When architects Pierre and François Voirin came on board to renovate an unusual 500-square-foot apartment in Paris’s Charonne-Bastille neighborhood, it was in fact two separate apartments. The spaces were not only small in square footage, but in height too, leaving a claustrophobic feeling even once the two separate apartments were combined. The property’s owner bought it without knowing what might be found above the ceiling, but thankfully it ended up being the space’s saving grace. The false ceiling was removed, five extra feet of height were revealed.
“With its sloping roof, the space on the top floor of this building from around 1900 is beautiful and completely usable,” explain the architects in charge of the renovation. This additional space on the top floor was a pleasant surprise for the brothers, who immediately seized the opportunity to “do something very, very beautiful.” They began by installing skylights to bring in plenty of light and, when it came to the floor plan, restructured the space with a library partition that separates the bedroom and bathroom from the living area.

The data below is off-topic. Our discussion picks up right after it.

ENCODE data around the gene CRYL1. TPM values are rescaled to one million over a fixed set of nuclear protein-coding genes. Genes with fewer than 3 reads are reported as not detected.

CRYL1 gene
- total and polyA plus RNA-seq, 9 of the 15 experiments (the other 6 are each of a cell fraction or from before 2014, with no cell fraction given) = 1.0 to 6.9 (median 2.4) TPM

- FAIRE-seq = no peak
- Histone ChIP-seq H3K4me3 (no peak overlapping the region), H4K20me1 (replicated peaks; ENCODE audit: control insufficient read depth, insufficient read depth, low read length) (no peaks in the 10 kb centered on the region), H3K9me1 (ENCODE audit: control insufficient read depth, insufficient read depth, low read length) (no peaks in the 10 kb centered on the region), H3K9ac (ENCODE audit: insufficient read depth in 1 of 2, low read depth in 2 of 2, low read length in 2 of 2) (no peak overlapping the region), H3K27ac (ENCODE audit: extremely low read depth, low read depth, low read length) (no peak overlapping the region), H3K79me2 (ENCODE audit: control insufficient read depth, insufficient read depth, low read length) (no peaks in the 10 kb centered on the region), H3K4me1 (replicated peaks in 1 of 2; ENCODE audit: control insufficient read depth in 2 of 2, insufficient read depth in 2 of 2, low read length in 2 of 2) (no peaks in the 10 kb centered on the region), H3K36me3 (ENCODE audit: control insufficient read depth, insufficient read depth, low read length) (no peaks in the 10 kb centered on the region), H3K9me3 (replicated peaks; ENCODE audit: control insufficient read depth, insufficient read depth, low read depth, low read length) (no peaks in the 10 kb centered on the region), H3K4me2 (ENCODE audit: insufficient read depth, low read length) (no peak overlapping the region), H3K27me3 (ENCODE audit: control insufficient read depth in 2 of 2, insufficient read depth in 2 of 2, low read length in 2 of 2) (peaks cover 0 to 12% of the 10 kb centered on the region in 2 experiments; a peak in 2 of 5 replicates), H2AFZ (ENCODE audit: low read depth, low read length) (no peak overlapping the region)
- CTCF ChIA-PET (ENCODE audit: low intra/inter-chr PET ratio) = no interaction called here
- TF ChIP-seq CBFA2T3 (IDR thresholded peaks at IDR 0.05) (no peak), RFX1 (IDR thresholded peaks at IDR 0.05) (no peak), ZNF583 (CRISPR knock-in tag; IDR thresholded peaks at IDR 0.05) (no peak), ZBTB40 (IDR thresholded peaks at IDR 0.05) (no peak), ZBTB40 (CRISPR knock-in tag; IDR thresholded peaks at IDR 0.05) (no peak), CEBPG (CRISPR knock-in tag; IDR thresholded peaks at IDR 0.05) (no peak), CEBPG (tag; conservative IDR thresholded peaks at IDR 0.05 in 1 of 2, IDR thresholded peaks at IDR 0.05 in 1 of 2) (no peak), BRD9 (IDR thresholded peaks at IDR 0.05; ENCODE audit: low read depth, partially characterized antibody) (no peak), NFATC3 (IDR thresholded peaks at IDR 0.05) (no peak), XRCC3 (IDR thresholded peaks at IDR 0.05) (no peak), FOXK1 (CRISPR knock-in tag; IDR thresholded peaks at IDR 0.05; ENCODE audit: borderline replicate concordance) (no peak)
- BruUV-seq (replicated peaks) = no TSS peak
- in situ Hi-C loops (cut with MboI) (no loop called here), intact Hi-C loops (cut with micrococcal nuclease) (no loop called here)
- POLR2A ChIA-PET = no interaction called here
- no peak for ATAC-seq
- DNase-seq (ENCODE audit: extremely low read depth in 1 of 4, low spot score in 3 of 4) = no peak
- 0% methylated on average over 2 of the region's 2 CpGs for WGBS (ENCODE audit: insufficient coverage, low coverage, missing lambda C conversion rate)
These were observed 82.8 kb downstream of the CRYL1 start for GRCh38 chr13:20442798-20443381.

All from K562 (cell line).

The architects’ goal was to locate the living room, office, dining room, and kitchen in the rectangular plan as one piece, preserving the beautiful timber structure and other elements such as the original floor tiles. “The distribution was clear to us and the recess in the wall was perfect to accommodate the kitchen and the bathroom, and it also allowed us to create the symmetry with the two doors that immediately define the space,” the architects explain. “The library came from the idea of separation. The library wall plays on the idea of a hidden room, of doors within shelves, not hidden but almost.” For them, placing the bedroom, dressing room, and bathroom behind this partition was an eminently architectural move, a study in transitions. This is a key theme of this apartment which recalls the multifunctional furniture designed by architect Pierre Chareau in the 1920s.